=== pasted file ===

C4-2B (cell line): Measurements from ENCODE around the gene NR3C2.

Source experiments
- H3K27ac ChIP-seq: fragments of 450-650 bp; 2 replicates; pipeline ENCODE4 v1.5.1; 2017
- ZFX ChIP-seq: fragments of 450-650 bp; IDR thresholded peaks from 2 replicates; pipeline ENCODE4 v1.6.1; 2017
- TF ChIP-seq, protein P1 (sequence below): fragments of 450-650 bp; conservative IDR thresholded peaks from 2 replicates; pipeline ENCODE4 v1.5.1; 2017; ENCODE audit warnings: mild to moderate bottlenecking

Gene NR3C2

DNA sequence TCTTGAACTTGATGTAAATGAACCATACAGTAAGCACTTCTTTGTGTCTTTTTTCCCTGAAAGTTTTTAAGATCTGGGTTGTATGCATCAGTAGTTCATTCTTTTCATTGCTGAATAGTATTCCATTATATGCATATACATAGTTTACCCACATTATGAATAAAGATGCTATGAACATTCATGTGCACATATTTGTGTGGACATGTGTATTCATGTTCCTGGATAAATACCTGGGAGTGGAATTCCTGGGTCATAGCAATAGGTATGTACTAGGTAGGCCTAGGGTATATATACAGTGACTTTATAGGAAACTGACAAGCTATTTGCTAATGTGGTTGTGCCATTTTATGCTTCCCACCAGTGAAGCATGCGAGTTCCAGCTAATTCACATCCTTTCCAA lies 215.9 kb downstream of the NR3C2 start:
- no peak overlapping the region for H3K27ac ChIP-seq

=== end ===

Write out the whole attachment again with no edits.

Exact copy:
C4-2B (cell line): Measurements from ENCODE around the gene NR3C2.

Source experiments
- H3K27ac ChIP-seq: fragments of 450-650 bp; 2 replicates; pipeline ENCODE4 v1.5.1; 2017
- ZFX ChIP-seq: fragments of 450-650 bp; IDR thresholded peaks from 2 replicates; pipeline ENCODE4 v1.6.1; 2017
- TF ChIP-seq, protein P1 (sequence below): fragments of 450-650 bp; conservative IDR thresholded peaks from 2 replicates; pipeline ENCODE4 v1.5.1; 2017; ENCODE audit warnings: mild to moderate bottlenecking

Gene NR3C2

DNA sequence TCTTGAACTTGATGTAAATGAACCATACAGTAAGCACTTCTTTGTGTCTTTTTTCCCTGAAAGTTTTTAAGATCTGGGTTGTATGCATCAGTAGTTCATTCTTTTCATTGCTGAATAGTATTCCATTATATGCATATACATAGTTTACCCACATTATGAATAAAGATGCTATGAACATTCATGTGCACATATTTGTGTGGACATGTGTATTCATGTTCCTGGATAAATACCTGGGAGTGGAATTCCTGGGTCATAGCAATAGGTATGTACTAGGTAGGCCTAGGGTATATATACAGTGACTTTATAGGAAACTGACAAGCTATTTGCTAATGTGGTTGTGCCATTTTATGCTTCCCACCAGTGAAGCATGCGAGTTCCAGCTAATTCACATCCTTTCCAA lies 215.9 kb downstream of the NR3C2 start:
- no peak overlapping the region for H3K27ac ChIP-seq